About Southeast German Studies Workshop
Postponed Due to COVID-19 Crisis
Welcome to the 13th Southeast German Studies Workshop (SEGSW), which will be held on March 26 - 27, 2020 at Appalachian State University in Boone, North Carolina.
The southeastern region of the United States is home to a large number of accomplished scholars, rising junior faculty, and talented graduate students with interests in German history, literature, and culture. Seeing the need for a forum for scholarly exchange and conversation among German Studies professors and students in the region, the Southeast German Studies Consortium, with funding from a variety of sources, has thus far convened twelve workshops: at the University of South Carolina (2008 & 2009); Georgia State University (2010 & 2011); the University of Tennessee, Knoxville (2012 & 2013); Davidson College and the University of North Carolina-Charlotte (2014 & 2015); the College of Charleston (2016 & 2017); and Emory University (2018 & 2019).
At the workshops, scholars from more than twenty different public and private institutions of higher education from Alabama to Washington, D.C. will convene for two days of invigorating, informative, and collegial discussions about key issues in German and -- in 2020 -- German-Jewish Studies. The format of the meetings allows for formal and informal networking among the scholars who participate. The workshops also include public keynote lectures by renowned scholars. In 2020, Prof. Stefanie Schüler-Springorum (Berlin, Germany) will deliver the keynote.
Much of the Southeast German Studies Workshop’s success to date lies in its distinctive format. Except for the keynote lecture, the meeting eschews formal panel presentations in favor of more democratic group discussions of pre-circulated, three-page “position papers” that participants have written on one of the workshop’s three central themes. These themes, in turn, reflect subjects that have animated recent scholarship in German Studies. The 2020 themes are “New Approaches in German-Jewish Studies,” “Refugee and Migration Studies,” and “Public Representations of German and/or German-Jewish History and Culture.” All participants – regardless of rank, experience, and discipline – are encouraged to share their insights during the group discussions. To maximize the potential for personal engagement, the workshop caps at no more than 40-50 participants.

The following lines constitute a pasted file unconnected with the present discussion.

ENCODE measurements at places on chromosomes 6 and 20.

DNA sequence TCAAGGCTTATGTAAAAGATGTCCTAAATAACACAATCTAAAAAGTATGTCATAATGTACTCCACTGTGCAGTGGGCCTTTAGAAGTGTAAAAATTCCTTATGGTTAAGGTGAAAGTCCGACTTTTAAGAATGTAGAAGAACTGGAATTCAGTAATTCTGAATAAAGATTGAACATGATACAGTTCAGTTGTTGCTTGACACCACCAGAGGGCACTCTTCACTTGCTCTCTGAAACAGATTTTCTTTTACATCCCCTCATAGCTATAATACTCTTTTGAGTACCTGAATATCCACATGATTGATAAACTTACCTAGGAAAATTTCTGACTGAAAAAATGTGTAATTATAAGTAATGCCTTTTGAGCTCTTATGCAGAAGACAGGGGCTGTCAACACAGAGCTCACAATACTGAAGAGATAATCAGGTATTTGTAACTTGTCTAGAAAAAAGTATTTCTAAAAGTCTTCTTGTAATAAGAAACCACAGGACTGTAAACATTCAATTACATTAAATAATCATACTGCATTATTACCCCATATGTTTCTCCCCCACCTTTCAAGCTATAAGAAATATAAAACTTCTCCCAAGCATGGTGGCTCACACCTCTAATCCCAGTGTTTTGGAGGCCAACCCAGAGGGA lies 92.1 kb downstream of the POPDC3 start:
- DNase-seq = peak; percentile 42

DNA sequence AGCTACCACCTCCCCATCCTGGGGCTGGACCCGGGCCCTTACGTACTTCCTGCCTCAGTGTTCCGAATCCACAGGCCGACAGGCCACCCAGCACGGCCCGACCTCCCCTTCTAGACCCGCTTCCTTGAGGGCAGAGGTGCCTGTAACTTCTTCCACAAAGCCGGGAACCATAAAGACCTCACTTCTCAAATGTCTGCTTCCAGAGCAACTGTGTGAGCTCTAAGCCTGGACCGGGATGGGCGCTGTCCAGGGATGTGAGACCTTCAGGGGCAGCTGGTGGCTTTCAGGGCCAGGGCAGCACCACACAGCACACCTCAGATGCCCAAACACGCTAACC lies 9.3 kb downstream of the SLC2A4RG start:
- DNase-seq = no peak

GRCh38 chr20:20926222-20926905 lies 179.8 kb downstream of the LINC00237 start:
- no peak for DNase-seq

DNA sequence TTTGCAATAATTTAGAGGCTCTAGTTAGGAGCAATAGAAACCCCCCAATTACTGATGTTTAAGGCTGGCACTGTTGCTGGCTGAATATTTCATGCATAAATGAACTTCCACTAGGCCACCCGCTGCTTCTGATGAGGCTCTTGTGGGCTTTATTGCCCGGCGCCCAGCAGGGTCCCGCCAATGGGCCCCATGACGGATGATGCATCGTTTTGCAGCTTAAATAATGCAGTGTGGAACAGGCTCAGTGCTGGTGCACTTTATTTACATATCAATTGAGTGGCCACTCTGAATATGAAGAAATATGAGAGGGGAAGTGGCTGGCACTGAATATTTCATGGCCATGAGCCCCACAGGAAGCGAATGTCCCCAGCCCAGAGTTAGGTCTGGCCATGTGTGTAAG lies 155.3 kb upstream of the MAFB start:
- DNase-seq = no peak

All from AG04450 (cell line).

It is a particular strength of this workshop that it has always included graduate students and, if applicable, advanced undergraduates. For these students, the Southeast German Studies Workshop has often been the first academic engagement outside of their home institution and has provided a significant professionalization and networking opportunity that has regularly resulted in further conference or panel presentations elsewhere.
The workshop also benefits teaching. Participants have regularly discussed and shared teaching materials, syllabi, and pedagogical techniques; some have subsequently even visited one another’s institutions for guest presentations in colleagues’ classes.
The 2020 workshop, finally, expands the SEGSW's transatlantic exchanges and reach by not only bringing Prof. Schüler-Springorum, the director of the Center for Research on Antisemitism at the Technical University of Berlin (ZfA), to ASU to deliver the keynote lecture, but also inviting other colleagues from the ZfA to be part of the workshop and its many discussions to advance co-operations and networking between American and German scholars.